Replacement Windows Could Help Fall Allergies

Replacement Windows and Fall Allergies in Long Island, NY

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Seasonal allergies in Long Island can bring about various aggravations for anyone who suffers the symptoms. There are a host of ways you can minimize the effects of these symptoms, and the majority of them aren’t very hard to do. But how often do you hear about replacement windows helping ease the effects of seasonal allergies?

With the advancements in replacement windows, you’re able to help increase your home’s indoor air quality and decrease the number of allergens in your home that can help reduce the symptoms of seasonal allergies.

Search for replacement windows that include:

  • A Good Quality Seal with low air infiltration to lower the amount of outside air and allergens that may come in to your home.

  • Between-the-Glass Blinds or Shades might also help reduce certain indoor allergens compared to roomside blinds or shades1 since they are sheltered between the glass from dust, pet dander, mold spores and messes, but they still offer the protection from light that you need with an easy-to-operate knob. 

Of course replacement windows provide much more than the capability to help reduce allergens in your home, as they are an integral piece to your home’s overall appearance. Even when you consider replacement windows with between-the-glass blinds or shades, you are able to switch them out depending on your style, fabric, and color choices.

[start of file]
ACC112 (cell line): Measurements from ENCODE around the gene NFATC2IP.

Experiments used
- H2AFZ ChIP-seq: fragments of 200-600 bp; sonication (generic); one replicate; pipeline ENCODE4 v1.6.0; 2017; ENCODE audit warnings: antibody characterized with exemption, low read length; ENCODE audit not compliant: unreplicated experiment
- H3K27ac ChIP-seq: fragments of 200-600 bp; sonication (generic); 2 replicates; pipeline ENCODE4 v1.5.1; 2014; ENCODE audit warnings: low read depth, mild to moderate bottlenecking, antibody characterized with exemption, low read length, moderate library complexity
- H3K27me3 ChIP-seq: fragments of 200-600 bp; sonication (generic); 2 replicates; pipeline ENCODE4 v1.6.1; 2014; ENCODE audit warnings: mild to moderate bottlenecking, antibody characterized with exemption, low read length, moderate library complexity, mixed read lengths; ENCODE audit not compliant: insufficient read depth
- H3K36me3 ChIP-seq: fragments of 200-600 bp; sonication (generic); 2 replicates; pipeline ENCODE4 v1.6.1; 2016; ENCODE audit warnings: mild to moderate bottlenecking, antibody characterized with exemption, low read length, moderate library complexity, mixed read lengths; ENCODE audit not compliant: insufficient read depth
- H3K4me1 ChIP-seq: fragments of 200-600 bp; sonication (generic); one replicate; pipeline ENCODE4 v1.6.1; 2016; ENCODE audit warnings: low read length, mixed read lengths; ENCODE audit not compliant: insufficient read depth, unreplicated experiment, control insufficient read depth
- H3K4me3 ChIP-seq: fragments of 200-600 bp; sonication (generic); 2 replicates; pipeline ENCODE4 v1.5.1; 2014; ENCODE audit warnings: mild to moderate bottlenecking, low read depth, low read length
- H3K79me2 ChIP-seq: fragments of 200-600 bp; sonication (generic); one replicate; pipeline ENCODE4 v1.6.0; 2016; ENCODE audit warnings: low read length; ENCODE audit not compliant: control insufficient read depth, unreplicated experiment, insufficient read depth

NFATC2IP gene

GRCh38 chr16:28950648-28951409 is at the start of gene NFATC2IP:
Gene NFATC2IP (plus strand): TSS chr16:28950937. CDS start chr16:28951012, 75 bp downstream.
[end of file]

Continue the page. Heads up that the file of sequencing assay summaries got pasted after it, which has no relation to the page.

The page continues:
Just because you live with seasonal allergies in Long Island doesn’t mean that you shouldn’t be able to enjoy your home to its fullest. Replacement windows could help lessen your symptoms this fall so you can take in the nice weather ahead. If you want to find out more about how replacement windows can possibly help your indoor allergens, stop by Pella Windows and Doors’s local showroom to talk with one of our pros. Or, if you’d rather, arrange a free in-home consultation by giving us a ring at 516-331-0031 or schedule an appointment online.

1 Based on data from research conducted by the Department of Occupational and Environmental Health at The University of Iowa.

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